Cambodia Investment Review

Offering international standards key for Cambodia’s trade in services under RCEP

Offering international standards key for Cambodia’s trade in services under RCEP

Harrison White

The Economic Research Institute for ASEAN and Australian Aid hosted a panel discussion on how Cambodia’s private sector can best utilize the recently ratified Regional Comprehensive Economic Partnership for its growing international trade in services sector.

The regional service sector is currently the largest recipient of the inflow for foreign direct investment across the ASEAN Member States over the past 15 years with 38% to 69% contribution to the gross domestic product of member states.

The RCEP Cambodia agreement represents the largest free trade agreement in the world and accounts for approximately 30 percent of the globe’s GDP and population and was ratified this year. To read more about RCEP opportunities for Cambodia click here.

What does the RCEP agreement allow for Cambodia’s international trade in services?

Dr. Deborah Elms Executive Director of Asian Trade Centre outlined that while many service businesses already operate across country borders in member states – the RCEP agreement provides certainty about what services can and can’t be offered.

According to Dr. Elms, individual member states either provide a positive or negative list of services that can be offered across borders under the RCEP agreement. Half of the members have used a positive list such as Cambodia and the other half are using a negative list such as Australia.

If the positive lists a type of service such as accounting or legal services companies can take advantage, for the negative list any service they don’t see they can provide.

Using an example of Cambodian-based firms wanting to provide real estate valuations in Malaysia, this would not be allowed under the negative list system as there are still restrictions to be licensed under a Malaysian valuations service.

Firms interested in offering trade in services should first identify which market they want to export to and the specific service they want to provide then seek clarification.

Dr. Elms added that RCEP negative and positive lists are set as a baseline and will be approved and changed over time as real-world experiences provide policymakers more understanding of impacts.

Are Cambodian firms ready to utilize RCEP?

Kay Lot, an active investor in technology start-ups and a shareholder in digital media explained that Cambodia’s economy was ready to embrace the RCEP agreement outlining the strong policy decision by the country’s central bank implemented during the COVID pandemic.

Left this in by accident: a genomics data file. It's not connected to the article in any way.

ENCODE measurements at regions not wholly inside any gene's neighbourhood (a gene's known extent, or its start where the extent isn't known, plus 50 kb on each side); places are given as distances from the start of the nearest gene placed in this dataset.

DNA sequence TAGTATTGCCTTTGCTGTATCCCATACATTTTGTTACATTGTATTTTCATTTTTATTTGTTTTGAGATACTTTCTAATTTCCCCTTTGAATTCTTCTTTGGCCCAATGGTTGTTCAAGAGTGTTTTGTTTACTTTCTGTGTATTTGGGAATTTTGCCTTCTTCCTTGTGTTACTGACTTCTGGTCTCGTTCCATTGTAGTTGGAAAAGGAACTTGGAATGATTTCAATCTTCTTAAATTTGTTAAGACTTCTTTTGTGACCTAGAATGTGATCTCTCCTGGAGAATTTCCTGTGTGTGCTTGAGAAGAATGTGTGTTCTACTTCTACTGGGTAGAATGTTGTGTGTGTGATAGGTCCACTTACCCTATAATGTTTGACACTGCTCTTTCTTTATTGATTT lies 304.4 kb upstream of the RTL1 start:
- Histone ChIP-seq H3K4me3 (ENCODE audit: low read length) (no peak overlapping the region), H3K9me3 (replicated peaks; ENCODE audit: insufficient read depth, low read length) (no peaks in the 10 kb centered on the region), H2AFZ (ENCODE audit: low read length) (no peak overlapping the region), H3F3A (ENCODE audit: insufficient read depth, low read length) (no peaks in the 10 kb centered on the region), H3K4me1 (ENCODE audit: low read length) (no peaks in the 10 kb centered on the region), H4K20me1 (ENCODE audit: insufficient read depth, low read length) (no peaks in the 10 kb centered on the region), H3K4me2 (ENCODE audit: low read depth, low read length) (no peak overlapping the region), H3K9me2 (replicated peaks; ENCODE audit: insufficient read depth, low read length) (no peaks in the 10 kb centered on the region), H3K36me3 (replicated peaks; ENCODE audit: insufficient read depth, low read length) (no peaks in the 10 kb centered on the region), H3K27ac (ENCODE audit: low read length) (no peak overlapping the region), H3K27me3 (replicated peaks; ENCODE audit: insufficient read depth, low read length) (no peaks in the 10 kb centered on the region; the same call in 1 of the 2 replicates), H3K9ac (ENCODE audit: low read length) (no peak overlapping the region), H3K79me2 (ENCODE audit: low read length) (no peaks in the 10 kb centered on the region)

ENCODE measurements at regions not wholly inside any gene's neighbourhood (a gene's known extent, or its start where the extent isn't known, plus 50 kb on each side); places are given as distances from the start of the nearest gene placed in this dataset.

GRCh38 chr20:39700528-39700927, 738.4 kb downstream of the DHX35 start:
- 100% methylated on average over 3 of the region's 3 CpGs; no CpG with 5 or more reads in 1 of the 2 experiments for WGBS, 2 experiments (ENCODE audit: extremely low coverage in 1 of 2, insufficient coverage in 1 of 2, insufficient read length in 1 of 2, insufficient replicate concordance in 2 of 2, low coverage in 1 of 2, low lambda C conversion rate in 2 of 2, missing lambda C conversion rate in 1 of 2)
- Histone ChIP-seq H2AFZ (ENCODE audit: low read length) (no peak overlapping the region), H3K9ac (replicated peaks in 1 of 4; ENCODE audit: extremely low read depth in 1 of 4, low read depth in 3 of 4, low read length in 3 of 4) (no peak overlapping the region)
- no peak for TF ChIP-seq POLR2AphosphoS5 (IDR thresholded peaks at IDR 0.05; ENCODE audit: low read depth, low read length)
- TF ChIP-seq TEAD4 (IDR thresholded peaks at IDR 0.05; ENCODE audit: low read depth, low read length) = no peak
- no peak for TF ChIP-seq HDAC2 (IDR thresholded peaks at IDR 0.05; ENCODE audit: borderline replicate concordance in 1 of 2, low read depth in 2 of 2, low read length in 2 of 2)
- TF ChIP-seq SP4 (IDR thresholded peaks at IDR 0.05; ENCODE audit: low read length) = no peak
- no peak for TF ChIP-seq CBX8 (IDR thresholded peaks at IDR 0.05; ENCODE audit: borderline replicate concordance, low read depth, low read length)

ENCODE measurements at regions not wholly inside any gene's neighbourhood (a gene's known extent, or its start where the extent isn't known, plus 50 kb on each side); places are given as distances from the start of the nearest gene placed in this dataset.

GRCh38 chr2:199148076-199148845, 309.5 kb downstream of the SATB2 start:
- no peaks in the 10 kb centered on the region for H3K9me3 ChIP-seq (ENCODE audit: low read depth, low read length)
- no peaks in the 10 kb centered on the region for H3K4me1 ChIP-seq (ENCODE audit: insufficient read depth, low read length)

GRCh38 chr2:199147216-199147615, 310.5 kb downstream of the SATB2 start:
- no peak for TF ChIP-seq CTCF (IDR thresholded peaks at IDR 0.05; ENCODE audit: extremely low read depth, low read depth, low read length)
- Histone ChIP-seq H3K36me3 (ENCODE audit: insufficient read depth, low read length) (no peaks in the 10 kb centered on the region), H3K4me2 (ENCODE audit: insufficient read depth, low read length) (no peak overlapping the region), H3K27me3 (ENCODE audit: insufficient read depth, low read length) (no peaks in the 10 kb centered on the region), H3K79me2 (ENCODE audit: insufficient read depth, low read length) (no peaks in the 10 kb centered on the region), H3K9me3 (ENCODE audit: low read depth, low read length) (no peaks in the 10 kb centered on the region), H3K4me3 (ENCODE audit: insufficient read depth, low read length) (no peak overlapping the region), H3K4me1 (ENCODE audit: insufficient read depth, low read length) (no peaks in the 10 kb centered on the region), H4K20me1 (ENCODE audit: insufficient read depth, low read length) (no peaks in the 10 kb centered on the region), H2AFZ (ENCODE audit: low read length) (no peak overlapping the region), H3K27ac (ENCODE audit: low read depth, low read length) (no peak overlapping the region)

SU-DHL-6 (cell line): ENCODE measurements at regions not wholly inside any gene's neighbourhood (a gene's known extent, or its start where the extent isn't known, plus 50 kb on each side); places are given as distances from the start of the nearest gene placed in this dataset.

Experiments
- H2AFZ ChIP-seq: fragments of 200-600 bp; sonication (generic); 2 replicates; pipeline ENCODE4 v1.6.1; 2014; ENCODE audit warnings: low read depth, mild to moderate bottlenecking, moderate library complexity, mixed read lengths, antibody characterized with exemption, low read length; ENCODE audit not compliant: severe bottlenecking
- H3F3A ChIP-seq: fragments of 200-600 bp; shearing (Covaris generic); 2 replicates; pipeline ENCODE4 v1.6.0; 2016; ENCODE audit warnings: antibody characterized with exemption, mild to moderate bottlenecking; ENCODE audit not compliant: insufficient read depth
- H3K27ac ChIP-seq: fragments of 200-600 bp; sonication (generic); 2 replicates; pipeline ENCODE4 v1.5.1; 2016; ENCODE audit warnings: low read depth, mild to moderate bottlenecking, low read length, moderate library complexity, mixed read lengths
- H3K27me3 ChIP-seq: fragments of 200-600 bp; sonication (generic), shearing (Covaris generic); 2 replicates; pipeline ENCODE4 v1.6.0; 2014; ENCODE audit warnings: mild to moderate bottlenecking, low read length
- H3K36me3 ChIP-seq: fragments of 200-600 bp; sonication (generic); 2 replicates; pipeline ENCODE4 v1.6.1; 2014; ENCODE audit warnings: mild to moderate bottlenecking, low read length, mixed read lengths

“Thanks to strong economic support from the central bank Cambodia is ready with many new technology companies now launching. Cambodia’s trade in services sector in comparison to Thailand and Vietnam is still developing, however, we are creating a vibrant start-up scene,” he added.

Ratana Phurik, investment specialist and chairperson of the Cambodia Community of Investment Professionals spoke about the attractiveness of Cambodia’s economic climate for foreign companies to set up in the Kingdom.

“Cambodia’s financial sector is ready to compete in the region with big players in the banking and insurance sector. The finance sector has also received lots of impact investment to provide financial inclusion. Trade in services that can offer high-value additions will be the most successful,” she said. To read more about impact investment trends in Cambodia click here.

Education and skills training most important

Harrison White CEO of CIR Media explained that to best utilize the RCEP agreement Cambodia needed to offer international standard service to high-income member states such as Singapore or Australia.

“Cambodia’s private sector must invest heavily in its workforce due to the current standards of formalized education providers not yet at international standards – in addition, the common practice of losing well-trained staff after investment to either overseas or local rival companies is also an ongoing issue,” he said.

“The Cambodian government should work with private enterprise to provide training funds and educational institutions should better partner with local businesses to facilitate on the job training – this is especially true for soft skills and cultural training,” he added.

Ashley Irving Principal at the Australian Centre for Education agreed that education was the most pressing topic for Cambodia to utilize trade in services however said the private should be prepared to invest in its workforce.

“Anyone looking to make a quick profit in Cambodia will be disappointed – investors should understand that building a quality business requires both time and investment in its workforce,” he said.

Trade-in services in Cambodia were reported at 14.69% of GDP in 2020, according to the World Bank collection of development indicators, compiled from officially recognized sources.

Developing Cambodia’s trade in service capabilities is seen as a major factor in achieving the Royal Cambodian Governments’ ambition of being an upper middle-income nation by 2030.

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